#TeachThroughPlay ~ The Story of Bubbles

Teach Through Play ~ The Story of Bubbles…


WHAT are Bubbles: Bubbles are spherical, filmy structures made of soap, blown from a ribbed wand-on-a- stick and carried with the wind.

But that’s a kind of technical definition for what Bubbles really are ~ magical, floating balls of light-filled prisms.

WHO invented Bubbles, and WHEN: You might say that Moms invented Bubbles. Why? Because Moms have always known that children are entertained by laundry and washing-hands-and-dishes soap bubbles.

There is an 18th century Italian painting (artist unknown) depicting the fun and wonder of children blowing Bubbles –

2006BH7627_jpg_ds-1Then there’s the 19th century painting by Sir John Everett Millais, entitled Bubbles, made famous for its use in advertisements for Pears Soap. Bubbles shows a boy blowing bubbles with a pipe and a bowl of soap suds.


The beginning of the 20th century blended kids’ fascination with Bubbles and the toy world when street peddlers began to sell Bubbles.

But Chem-Toy, a chemical company that sold cleaning products, would be the first to revolutionize the world of Bubbles during the 1940′s by selling Bubbles in small containers under the Mr. Bubbles name (not to be confused with Mr. Bubble, the bath products.)

WHERE are Bubbles used: Everywhere people gather to have fun out-of-doors.

Today, you can buy Bubbles just about anywhere.

Join in on the Bubbles fascination with your kids and grandkids. Add a little history to your Bubbles by experimenting with different sized and shaped wands; some creating gigantic bubbles, bubbles within bubbles or even rapid-fire bubbles. You may even want to grab some clay pipes, corncob pipes or old (clean) tobacco pipes and a bowl of soap suds, just as kids used to use!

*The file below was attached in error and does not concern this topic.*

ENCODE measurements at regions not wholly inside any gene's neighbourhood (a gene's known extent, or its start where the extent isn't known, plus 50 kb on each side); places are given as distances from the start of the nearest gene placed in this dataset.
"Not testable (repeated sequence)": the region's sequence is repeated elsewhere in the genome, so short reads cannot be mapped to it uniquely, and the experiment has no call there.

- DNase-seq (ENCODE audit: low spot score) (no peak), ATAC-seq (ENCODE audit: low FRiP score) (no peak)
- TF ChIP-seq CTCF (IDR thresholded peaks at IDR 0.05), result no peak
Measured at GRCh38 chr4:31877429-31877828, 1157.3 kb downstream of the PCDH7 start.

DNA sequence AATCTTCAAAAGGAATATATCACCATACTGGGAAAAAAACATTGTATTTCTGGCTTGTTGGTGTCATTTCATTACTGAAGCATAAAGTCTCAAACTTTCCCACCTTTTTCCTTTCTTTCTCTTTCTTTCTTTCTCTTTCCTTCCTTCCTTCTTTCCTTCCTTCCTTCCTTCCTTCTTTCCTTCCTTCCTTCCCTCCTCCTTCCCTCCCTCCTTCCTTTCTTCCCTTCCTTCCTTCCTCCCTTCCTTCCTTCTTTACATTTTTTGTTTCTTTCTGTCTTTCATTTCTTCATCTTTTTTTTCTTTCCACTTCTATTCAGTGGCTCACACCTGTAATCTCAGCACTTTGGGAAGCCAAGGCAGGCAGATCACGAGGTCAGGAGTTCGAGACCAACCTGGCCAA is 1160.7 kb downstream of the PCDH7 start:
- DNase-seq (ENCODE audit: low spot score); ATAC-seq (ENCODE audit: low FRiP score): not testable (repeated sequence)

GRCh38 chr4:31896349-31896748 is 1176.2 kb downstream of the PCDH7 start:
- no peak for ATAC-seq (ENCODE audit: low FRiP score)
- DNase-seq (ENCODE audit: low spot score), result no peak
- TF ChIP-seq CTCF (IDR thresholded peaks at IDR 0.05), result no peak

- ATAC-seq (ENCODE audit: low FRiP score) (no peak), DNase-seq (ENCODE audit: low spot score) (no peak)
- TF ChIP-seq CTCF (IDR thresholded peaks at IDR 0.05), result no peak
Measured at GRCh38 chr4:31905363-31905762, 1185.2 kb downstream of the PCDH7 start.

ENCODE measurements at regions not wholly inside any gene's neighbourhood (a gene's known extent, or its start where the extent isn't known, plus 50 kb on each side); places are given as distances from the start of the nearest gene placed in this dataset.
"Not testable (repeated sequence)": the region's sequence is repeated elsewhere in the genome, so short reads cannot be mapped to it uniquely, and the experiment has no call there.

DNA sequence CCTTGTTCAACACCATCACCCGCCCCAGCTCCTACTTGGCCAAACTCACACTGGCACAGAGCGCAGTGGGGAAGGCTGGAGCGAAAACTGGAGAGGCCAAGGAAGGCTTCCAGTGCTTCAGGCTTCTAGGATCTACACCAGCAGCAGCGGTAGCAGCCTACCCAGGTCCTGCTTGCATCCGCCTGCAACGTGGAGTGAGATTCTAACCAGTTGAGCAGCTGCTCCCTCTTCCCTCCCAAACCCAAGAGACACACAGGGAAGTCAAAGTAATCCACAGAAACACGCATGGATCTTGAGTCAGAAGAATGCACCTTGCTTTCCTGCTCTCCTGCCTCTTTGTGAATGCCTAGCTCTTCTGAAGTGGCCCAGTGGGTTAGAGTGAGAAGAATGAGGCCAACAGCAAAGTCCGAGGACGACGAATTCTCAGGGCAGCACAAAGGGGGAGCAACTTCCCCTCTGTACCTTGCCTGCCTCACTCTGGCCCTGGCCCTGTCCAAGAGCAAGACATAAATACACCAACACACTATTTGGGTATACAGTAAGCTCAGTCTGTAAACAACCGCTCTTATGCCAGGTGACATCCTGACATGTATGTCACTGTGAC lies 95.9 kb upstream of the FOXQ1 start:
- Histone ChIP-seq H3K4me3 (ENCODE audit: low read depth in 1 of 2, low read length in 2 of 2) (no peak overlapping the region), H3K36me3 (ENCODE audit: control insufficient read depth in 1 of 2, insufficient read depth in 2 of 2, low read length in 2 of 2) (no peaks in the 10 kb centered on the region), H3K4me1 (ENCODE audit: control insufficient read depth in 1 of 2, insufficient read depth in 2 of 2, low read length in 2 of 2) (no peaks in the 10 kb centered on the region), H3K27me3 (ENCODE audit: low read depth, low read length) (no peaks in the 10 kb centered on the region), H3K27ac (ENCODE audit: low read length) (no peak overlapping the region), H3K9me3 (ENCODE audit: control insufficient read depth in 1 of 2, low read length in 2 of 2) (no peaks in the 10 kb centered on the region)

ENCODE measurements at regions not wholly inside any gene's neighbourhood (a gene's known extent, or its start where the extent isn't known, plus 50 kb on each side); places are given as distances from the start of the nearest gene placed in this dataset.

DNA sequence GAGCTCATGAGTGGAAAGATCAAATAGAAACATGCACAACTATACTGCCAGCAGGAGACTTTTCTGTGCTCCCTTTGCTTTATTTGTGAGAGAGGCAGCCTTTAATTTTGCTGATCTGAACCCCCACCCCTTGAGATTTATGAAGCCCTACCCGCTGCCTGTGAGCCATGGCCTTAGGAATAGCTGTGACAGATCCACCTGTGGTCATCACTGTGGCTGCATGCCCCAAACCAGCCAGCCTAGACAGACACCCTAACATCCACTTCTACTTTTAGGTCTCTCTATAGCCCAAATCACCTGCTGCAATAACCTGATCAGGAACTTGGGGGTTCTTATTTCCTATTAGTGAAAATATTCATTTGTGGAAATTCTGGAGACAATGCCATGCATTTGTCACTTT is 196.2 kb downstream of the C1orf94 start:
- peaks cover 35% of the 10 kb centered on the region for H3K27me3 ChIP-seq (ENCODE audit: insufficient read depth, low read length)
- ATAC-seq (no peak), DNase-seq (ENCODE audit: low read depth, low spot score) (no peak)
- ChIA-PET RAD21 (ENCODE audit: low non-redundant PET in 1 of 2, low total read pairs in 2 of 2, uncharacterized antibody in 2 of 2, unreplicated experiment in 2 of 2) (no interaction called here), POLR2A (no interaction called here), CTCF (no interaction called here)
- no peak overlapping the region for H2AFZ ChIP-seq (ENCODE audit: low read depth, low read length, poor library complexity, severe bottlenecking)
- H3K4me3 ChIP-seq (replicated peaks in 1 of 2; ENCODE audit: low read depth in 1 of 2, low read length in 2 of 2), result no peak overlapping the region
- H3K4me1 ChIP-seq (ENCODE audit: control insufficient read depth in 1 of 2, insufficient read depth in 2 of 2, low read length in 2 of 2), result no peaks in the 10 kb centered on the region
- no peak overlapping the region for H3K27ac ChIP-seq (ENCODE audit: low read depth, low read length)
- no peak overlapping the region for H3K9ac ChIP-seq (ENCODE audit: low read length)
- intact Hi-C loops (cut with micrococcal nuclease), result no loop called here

There are also all kinds of science lessons to be learned from the simple Bubble. Try this one from over at How Stuff Works for a little color:

The iridescent colors of a soap bubble are produced by the interference of light, which is the effect caused by the joining together of two waves of light. Light reflected from the outer surface of the film combines with that reflected from the inner surface. The shimmering effect is caused by the changing thickness of the film.

A trip to the library or the internet may be in order!

About Audrey

Audrey McClelland has been a digital influencer since 2005. She’s a mom of 5 and shares tips on her three favorite things: parenting, fashion and beauty. She’s also a Contemporary Romance Author.

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